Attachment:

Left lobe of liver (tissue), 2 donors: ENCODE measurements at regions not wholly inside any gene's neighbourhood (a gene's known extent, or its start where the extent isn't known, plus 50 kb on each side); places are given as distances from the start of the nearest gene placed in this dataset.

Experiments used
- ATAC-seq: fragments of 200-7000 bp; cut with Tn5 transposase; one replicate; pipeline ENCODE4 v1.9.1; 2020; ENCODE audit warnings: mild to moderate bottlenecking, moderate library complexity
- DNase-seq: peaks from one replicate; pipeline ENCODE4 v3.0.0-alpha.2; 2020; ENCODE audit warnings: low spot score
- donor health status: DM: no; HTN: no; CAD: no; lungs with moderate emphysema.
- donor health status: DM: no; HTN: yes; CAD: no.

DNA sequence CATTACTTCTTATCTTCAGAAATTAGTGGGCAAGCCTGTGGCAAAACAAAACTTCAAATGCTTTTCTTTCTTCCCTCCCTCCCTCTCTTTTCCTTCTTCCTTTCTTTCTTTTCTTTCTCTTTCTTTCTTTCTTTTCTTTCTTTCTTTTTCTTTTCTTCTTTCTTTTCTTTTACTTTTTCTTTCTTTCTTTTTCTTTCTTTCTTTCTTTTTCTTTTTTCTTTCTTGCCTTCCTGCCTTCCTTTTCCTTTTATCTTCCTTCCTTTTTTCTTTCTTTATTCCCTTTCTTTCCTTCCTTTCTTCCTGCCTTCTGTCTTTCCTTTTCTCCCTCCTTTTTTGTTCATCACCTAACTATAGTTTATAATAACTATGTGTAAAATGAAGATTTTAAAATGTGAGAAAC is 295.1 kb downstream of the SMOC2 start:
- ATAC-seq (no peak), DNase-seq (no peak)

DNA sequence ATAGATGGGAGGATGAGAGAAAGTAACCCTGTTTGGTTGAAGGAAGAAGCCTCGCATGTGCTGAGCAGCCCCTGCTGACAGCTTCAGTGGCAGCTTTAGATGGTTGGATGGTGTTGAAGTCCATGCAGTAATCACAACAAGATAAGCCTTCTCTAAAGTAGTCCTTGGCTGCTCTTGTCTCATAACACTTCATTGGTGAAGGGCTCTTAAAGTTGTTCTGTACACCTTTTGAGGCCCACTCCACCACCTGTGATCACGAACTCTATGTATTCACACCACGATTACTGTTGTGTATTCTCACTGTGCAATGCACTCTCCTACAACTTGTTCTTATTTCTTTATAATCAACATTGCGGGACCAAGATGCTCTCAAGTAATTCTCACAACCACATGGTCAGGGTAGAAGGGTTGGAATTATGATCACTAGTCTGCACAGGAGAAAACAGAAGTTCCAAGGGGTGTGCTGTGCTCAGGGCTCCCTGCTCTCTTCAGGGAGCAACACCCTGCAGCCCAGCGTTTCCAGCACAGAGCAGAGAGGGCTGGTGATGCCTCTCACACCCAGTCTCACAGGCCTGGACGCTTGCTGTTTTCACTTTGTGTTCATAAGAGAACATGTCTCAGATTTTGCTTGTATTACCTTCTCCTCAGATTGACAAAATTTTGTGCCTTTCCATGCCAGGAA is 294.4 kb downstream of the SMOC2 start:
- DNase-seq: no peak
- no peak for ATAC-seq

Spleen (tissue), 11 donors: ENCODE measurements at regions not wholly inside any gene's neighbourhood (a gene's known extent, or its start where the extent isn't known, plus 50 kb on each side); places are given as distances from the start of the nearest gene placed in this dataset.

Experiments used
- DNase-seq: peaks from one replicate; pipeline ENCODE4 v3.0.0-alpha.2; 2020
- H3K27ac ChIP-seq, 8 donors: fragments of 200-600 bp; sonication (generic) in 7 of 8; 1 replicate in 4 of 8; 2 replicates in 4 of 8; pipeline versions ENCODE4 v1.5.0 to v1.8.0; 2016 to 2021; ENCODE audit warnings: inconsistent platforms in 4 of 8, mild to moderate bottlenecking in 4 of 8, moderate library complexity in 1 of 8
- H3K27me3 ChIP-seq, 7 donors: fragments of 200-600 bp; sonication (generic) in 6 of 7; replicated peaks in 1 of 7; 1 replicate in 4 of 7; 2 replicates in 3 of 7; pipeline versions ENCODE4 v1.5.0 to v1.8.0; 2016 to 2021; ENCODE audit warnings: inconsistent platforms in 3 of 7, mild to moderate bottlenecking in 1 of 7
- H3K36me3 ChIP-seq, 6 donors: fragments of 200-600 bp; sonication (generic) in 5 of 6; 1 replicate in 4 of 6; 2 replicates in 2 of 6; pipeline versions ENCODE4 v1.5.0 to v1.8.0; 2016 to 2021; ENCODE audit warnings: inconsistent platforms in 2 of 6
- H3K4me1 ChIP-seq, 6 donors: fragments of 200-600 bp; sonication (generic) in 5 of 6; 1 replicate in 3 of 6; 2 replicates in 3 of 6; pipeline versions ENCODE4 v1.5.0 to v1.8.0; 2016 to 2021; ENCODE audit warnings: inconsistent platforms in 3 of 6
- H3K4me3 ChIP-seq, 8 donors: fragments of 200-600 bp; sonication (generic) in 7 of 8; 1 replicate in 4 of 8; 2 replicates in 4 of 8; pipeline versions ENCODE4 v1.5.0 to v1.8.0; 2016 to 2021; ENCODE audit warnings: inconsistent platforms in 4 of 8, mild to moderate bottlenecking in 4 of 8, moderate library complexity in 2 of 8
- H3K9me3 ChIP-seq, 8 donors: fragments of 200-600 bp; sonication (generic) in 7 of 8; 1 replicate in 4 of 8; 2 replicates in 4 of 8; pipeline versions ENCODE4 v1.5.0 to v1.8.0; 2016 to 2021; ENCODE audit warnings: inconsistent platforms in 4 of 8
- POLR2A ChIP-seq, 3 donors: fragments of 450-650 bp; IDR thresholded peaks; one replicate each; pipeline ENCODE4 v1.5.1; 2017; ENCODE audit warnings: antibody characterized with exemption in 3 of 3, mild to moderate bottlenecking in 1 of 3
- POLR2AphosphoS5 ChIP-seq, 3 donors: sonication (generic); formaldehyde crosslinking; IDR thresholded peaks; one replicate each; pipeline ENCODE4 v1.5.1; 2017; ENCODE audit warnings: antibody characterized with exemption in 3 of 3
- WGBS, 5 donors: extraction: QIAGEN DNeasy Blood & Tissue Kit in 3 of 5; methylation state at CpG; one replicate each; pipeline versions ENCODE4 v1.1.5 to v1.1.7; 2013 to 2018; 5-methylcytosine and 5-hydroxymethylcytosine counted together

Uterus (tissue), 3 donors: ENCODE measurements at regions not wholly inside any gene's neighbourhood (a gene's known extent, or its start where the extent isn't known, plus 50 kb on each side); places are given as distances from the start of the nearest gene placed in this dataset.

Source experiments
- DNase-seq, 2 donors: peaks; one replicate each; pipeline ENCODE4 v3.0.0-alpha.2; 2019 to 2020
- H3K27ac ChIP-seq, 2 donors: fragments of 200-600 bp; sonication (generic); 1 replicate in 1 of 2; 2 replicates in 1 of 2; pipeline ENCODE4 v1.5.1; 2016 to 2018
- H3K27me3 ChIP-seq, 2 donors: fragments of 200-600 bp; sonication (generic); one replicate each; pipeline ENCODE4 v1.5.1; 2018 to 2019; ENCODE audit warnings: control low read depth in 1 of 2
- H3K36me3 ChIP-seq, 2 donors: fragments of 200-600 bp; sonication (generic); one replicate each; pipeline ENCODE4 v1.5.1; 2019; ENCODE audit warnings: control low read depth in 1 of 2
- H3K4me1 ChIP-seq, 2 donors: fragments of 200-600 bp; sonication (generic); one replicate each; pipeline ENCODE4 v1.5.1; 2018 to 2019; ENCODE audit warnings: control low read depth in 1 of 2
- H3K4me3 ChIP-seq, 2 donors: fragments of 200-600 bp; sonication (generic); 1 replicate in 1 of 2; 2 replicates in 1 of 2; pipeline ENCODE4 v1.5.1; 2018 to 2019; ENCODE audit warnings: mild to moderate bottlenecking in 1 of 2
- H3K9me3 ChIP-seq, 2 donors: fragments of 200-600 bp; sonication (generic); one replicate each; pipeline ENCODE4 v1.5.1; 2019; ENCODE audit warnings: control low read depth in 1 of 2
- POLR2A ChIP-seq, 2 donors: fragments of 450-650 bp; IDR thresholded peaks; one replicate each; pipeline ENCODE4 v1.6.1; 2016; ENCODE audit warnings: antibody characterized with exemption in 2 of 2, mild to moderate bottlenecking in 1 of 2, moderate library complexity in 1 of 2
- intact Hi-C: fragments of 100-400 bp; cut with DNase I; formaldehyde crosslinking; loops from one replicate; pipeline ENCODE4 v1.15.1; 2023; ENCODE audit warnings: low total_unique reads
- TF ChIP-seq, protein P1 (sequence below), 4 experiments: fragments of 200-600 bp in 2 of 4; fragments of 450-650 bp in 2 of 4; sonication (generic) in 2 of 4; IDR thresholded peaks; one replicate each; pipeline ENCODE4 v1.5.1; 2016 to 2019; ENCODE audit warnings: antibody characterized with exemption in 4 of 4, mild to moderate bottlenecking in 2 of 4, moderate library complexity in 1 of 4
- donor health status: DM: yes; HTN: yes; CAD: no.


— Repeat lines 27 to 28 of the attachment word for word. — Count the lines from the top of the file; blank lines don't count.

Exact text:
- H3K27ac ChIP-seq, 2 donors: fragments of 200-600 bp; sonication (generic); 1 replicate in 1 of 2; 2 replicates in 1 of 2; pipeline ENCODE4 v1.5.1; 2016 to 2018
- H3K27me3 ChIP-seq, 2 donors: fragments of 200-600 bp; sonication (generic); one replicate each; pipeline ENCODE4 v1.5.1; 2018 to 2019; ENCODE audit warnings: control low read depth in 1 of 2